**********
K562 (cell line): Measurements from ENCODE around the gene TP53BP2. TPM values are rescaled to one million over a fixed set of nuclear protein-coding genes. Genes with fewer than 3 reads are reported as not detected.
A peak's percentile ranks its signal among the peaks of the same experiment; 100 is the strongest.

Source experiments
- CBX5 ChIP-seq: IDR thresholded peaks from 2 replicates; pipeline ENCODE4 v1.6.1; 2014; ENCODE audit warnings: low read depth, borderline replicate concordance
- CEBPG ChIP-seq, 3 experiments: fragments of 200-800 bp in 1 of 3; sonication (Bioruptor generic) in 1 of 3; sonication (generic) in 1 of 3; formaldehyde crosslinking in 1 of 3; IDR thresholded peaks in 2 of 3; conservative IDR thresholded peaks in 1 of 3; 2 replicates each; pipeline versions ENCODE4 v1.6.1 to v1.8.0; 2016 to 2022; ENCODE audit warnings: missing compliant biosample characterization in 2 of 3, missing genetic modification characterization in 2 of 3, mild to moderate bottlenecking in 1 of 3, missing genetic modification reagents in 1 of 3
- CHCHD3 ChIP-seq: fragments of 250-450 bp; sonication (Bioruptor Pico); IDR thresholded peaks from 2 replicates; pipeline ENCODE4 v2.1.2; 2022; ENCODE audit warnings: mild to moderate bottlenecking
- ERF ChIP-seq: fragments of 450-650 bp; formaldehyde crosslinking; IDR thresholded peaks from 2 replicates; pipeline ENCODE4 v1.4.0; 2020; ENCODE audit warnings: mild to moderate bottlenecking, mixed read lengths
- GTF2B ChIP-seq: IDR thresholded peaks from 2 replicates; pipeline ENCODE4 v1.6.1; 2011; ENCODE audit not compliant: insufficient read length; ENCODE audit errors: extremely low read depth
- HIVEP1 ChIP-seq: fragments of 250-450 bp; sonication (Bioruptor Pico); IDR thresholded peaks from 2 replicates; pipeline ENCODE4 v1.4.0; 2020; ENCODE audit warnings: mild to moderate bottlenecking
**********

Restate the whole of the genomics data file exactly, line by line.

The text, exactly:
K562 (cell line): Measurements from ENCODE around the gene TP53BP2. TPM values are rescaled to one million over a fixed set of nuclear protein-coding genes. Genes with fewer than 3 reads are reported as not detected.
A peak's percentile ranks its signal among the peaks of the same experiment; 100 is the strongest.

Source experiments
- CBX5 ChIP-seq: IDR thresholded peaks from 2 replicates; pipeline ENCODE4 v1.6.1; 2014; ENCODE audit warnings: low read depth, borderline replicate concordance
- CEBPG ChIP-seq, 3 experiments: fragments of 200-800 bp in 1 of 3; sonication (Bioruptor generic) in 1 of 3; sonication (generic) in 1 of 3; formaldehyde crosslinking in 1 of 3; IDR thresholded peaks in 2 of 3; conservative IDR thresholded peaks in 1 of 3; 2 replicates each; pipeline versions ENCODE4 v1.6.1 to v1.8.0; 2016 to 2022; ENCODE audit warnings: missing compliant biosample characterization in 2 of 3, missing genetic modification characterization in 2 of 3, mild to moderate bottlenecking in 1 of 3, missing genetic modification reagents in 1 of 3
- CHCHD3 ChIP-seq: fragments of 250-450 bp; sonication (Bioruptor Pico); IDR thresholded peaks from 2 replicates; pipeline ENCODE4 v2.1.2; 2022; ENCODE audit warnings: mild to moderate bottlenecking
- ERF ChIP-seq: fragments of 450-650 bp; formaldehyde crosslinking; IDR thresholded peaks from 2 replicates; pipeline ENCODE4 v1.4.0; 2020; ENCODE audit warnings: mild to moderate bottlenecking, mixed read lengths
- GTF2B ChIP-seq: IDR thresholded peaks from 2 replicates; pipeline ENCODE4 v1.6.1; 2011; ENCODE audit not compliant: insufficient read length; ENCODE audit errors: extremely low read depth
- HIVEP1 ChIP-seq: fragments of 250-450 bp; sonication (Bioruptor Pico); IDR thresholded peaks from 2 replicates; pipeline ENCODE4 v1.4.0; 2020; ENCODE audit warnings: mild to moderate bottlenecking